Physician recruiters are familiar with the physician shortage. Access to care sets the baseline for all healthcare, and the impact of the shortage is affecting historically marginalized and under-resourced populations disproportionately. Patients living in rural areas, for example, are more likely to struggle to access their clinician than a patient living in an urban or suburban area, per Patient Engagement. A September 2021 report from the Kaiser Family Foundation noted that 83.7 million people in the U.S. live in a designated primary-care health professional shortage area (HPSA).
Beyond basic access to healthcare, recent data also indicates the U.S. physician workforce does not sufficiently reflect the nation’s increasingly diverse patient population (per the American Medical Association). Data below from the AMA helps put this discrepancy into more perspective.
- Hispanic people make up 18.5% of the U.S. population, but only 5.8% of the physician workforce
- Black people make up 13.4% of the population, but 5% of the physician workforce
- Native Americans or Alaska Natives make up 1.3% of the U.S. population, but 0.3% of the physician workforce
According to the Robert Wood Johnson Foundation, diversifying the healthcare workforce has the potential to enhance the patient experience by improving the level of culturally competent care provided. In addition, a diverse physician workforce has the power to help us overcome the physician shortage, per the American Medical Association (AMA).
The U.S. needs more doctors and, ideally, a more diverse physician workforce that understands and can respond to the various needs of a broad and diverse patient population. Physicians of multiple races, ages, genders, ethnicities, and orientations offer a wide range of experiences and backgrounds that can help:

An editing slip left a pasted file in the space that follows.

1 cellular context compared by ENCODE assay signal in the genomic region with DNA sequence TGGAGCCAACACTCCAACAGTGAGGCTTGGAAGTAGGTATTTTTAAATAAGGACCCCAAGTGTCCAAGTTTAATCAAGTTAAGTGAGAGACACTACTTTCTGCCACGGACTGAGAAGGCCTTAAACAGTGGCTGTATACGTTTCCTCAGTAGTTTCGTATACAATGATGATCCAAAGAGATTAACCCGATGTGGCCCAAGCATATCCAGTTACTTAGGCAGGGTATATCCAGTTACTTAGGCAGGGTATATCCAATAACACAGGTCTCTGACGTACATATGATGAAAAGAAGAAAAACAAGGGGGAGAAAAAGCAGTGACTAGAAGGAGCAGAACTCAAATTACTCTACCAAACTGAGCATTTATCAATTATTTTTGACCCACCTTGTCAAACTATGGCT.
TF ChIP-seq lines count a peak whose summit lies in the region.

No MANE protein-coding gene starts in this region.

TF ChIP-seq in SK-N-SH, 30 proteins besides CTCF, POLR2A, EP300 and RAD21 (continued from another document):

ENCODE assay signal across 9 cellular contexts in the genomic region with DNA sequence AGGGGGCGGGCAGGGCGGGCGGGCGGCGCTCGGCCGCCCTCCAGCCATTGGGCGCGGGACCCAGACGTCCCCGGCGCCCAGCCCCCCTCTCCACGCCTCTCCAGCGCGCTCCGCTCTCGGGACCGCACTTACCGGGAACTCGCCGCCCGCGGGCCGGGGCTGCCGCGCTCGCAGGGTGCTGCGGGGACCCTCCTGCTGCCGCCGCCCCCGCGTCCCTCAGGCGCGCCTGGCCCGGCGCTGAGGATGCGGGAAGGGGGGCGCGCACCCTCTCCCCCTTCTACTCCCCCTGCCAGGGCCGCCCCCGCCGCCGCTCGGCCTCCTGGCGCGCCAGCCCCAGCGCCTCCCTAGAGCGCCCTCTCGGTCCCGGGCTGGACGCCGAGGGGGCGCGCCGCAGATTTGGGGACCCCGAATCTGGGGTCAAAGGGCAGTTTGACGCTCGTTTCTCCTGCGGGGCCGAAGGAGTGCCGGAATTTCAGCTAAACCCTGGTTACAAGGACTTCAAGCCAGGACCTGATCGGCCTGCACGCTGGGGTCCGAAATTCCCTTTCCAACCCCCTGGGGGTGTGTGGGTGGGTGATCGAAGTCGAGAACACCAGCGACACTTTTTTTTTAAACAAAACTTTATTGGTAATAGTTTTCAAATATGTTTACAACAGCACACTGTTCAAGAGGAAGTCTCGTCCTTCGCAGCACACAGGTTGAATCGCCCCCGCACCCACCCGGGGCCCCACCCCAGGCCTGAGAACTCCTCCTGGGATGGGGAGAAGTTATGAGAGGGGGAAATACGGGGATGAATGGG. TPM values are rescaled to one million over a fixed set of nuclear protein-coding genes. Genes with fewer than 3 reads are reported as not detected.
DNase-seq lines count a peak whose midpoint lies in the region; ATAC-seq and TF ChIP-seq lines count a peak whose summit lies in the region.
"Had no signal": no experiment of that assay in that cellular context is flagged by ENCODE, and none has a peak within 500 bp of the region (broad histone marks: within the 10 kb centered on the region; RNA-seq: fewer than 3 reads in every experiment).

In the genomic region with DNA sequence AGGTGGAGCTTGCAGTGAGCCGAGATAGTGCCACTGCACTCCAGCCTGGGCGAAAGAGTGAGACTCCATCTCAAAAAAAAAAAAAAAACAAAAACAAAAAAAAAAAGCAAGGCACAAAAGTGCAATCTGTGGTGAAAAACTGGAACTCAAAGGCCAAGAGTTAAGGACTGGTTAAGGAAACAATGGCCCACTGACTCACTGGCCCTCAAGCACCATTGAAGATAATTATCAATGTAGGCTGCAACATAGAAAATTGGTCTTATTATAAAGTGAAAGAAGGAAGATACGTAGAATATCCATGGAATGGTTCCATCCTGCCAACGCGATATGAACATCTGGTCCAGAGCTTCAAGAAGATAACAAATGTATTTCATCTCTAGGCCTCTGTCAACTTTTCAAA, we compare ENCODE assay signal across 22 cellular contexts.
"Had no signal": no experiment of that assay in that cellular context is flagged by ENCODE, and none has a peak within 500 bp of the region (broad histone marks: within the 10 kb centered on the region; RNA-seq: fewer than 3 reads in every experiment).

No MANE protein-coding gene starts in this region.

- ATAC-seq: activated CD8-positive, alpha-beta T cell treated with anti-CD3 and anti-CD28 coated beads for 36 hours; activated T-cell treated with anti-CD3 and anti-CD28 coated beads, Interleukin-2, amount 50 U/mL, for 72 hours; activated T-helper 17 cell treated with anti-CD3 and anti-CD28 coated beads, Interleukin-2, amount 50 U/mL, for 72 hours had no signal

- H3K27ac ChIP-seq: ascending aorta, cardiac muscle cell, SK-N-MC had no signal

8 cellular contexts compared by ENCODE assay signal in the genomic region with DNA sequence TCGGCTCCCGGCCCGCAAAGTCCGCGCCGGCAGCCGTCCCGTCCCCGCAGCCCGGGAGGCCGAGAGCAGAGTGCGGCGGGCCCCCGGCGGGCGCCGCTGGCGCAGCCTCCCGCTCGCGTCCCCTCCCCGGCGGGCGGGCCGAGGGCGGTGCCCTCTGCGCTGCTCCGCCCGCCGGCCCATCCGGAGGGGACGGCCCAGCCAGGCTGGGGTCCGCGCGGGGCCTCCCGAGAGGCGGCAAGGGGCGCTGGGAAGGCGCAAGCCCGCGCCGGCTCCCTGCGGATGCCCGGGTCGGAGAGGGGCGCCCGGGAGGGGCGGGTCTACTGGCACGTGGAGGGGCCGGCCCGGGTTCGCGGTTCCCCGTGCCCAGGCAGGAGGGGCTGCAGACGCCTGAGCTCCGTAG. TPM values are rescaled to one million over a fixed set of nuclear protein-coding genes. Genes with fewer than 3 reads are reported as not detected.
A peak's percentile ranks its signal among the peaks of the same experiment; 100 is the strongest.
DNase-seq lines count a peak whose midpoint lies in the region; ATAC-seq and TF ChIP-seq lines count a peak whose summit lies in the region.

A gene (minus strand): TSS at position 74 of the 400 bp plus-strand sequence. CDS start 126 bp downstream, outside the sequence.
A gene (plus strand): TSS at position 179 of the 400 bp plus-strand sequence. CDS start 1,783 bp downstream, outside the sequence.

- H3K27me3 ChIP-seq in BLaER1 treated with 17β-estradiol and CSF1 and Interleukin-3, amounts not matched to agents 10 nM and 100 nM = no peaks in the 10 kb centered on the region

- Better address individual patients’ needs, including personal language and cultural preferences;
- Build more patient trust and confidence because physicians better reflect the communities they serve;
- Help improve morale at hospitals or healthcare organizations, with data showing that more than three out of four people prefer a diverse workplace.
A diverse physician workforce also provides mentors for the next generation, according to Fola Babatunde, MD, a Cardiologist. “It is not just a matter of meeting a certain quota of women, ethnic minorities, or other underrepresented people. When we allow people to bring their unique backgrounds to work, we can open the door to new innovation and collaboration. Diversity does not work if everyone still talks and acts the same. The beauty of diversity is when it shows us there is more than one way to be an effective physician.”
There are a number of ways your hospital or healthcare organization can prioritize diversity, but recruiters play an important role, too. Here are four ways you can help improve diversity in healthcare:
- Focus on yourself and any unconscious bias you may have (everyone has them, but are you aware of yours?). Unconscious bias can easily creep into your recruiting and hiring decisions and may lead you to select some candidates over others. Check out How Unconscious Bias Affects Recruiting (and How to Overcome It) in one of our previously published articles.
- Invest in long-term relationships with physicians and physician groups from underrepresented communities to build trust and help expand your recruitment pipeline – and continue to keep that pipeline warm.
- Reduce inequities in your hiring process that may limit diversity. The hiring process includes several decisions and choices that can help or hinder more diverse representation. One way to reduce these inequities is to create a standard interview process that you follow for every candidate. “If you ask one candidate one thing, but you don’t focus on that same question with another candidate, it’s not the same experience,” says Daniel Benavides, manager of talent acquisition at CHG Healthcare, CompHealth’s parent company. “It needs to be the exact same experience for every candidate you’re running through your process, so it’s an even playing field.”
- Read the AMA’s strategic plan to advance health equity for inspiration. It outlines five guiding principles that can help tackle today’s challenges.
It’s also important to remember that the goal of promoting diversity isn’t only to have a more diverse healthcare workforce – it’s to have an overall improved U.S.healthcare system. Ultimately, culturally-aligned care is essential for reducing racial and ethnic disparities and achieving health equity for all.
Are you making end-of-year and 2023 recruitment plans? Talent Finder’s Client Success Team created a checklist for physician recruiters. We invite you to view it here.